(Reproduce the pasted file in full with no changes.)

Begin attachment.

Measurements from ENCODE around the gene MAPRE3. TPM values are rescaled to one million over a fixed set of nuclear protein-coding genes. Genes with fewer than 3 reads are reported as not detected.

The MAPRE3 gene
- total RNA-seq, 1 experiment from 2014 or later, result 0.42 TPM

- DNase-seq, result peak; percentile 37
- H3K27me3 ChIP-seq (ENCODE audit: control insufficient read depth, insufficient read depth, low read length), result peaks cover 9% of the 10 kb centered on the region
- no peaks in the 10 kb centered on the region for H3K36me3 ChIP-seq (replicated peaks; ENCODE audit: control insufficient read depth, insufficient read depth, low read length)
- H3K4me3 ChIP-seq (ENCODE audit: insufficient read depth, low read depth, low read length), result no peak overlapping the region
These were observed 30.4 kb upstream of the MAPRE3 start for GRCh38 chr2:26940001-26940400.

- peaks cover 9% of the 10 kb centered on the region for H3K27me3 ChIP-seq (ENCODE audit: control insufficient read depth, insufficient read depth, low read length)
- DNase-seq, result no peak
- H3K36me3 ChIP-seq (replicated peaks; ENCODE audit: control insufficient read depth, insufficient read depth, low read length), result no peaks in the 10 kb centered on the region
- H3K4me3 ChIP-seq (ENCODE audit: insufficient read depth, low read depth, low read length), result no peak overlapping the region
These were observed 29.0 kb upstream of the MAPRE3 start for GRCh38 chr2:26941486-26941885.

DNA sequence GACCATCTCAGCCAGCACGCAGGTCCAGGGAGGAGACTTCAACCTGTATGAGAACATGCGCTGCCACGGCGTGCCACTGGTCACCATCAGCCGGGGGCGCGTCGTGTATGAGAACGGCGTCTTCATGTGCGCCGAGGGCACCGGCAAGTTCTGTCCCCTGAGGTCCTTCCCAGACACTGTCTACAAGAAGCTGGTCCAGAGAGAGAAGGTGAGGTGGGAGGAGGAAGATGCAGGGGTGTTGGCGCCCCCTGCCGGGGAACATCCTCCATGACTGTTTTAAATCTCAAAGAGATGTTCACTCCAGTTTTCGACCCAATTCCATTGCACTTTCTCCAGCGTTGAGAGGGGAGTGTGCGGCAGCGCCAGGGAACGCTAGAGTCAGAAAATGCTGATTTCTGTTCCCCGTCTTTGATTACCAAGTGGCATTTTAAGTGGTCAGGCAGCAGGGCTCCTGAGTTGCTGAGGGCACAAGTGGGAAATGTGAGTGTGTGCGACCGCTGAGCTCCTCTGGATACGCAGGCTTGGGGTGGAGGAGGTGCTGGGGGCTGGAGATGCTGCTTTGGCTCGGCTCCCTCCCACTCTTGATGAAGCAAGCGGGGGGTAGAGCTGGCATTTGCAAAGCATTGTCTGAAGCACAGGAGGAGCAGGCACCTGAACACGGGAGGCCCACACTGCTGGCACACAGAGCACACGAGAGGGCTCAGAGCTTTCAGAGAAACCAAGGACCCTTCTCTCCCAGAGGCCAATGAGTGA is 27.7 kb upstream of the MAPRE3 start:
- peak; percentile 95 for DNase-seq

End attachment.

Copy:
Measurements from ENCODE around the gene MAPRE3. TPM values are rescaled to one million over a fixed set of nuclear protein-coding genes. Genes with fewer than 3 reads are reported as not detected.

The MAPRE3 gene
- total RNA-seq, 1 experiment from 2014 or later, result 0.42 TPM

- DNase-seq, result peak; percentile 37
- H3K27me3 ChIP-seq (ENCODE audit: control insufficient read depth, insufficient read depth, low read length), result peaks cover 9% of the 10 kb centered on the region
- no peaks in the 10 kb centered on the region for H3K36me3 ChIP-seq (replicated peaks; ENCODE audit: control insufficient read depth, insufficient read depth, low read length)
- H3K4me3 ChIP-seq (ENCODE audit: insufficient read depth, low read depth, low read length), result no peak overlapping the region
These were observed 30.4 kb upstream of the MAPRE3 start for GRCh38 chr2:26940001-26940400.

- peaks cover 9% of the 10 kb centered on the region for H3K27me3 ChIP-seq (ENCODE audit: control insufficient read depth, insufficient read depth, low read length)
- DNase-seq, result no peak
- H3K36me3 ChIP-seq (replicated peaks; ENCODE audit: control insufficient read depth, insufficient read depth, low read length), result no peaks in the 10 kb centered on the region
- H3K4me3 ChIP-seq (ENCODE audit: insufficient read depth, low read depth, low read length), result no peak overlapping the region
These were observed 29.0 kb upstream of the MAPRE3 start for GRCh38 chr2:26941486-26941885.

DNA sequence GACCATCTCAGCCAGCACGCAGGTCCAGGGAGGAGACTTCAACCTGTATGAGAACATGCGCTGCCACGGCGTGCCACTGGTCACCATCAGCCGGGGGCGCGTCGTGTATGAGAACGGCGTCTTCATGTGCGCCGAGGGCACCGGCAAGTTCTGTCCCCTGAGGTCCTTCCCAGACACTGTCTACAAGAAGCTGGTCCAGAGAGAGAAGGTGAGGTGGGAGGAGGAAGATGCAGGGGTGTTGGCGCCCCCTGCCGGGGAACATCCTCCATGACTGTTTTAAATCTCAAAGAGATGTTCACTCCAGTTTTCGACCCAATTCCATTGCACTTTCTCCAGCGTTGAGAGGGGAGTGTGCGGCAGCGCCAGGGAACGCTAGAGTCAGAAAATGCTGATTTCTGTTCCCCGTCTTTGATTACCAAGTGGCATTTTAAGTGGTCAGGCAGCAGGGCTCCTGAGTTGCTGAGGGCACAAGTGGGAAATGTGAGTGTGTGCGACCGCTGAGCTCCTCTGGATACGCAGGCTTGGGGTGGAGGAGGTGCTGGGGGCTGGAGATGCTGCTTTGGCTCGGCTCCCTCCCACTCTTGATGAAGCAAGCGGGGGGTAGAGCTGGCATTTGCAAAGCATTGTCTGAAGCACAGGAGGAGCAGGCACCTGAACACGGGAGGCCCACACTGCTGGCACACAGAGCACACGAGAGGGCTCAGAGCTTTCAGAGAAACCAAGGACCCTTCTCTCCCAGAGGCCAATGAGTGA is 27.7 kb upstream of the MAPRE3 start:
- peak; percentile 95 for DNase-seq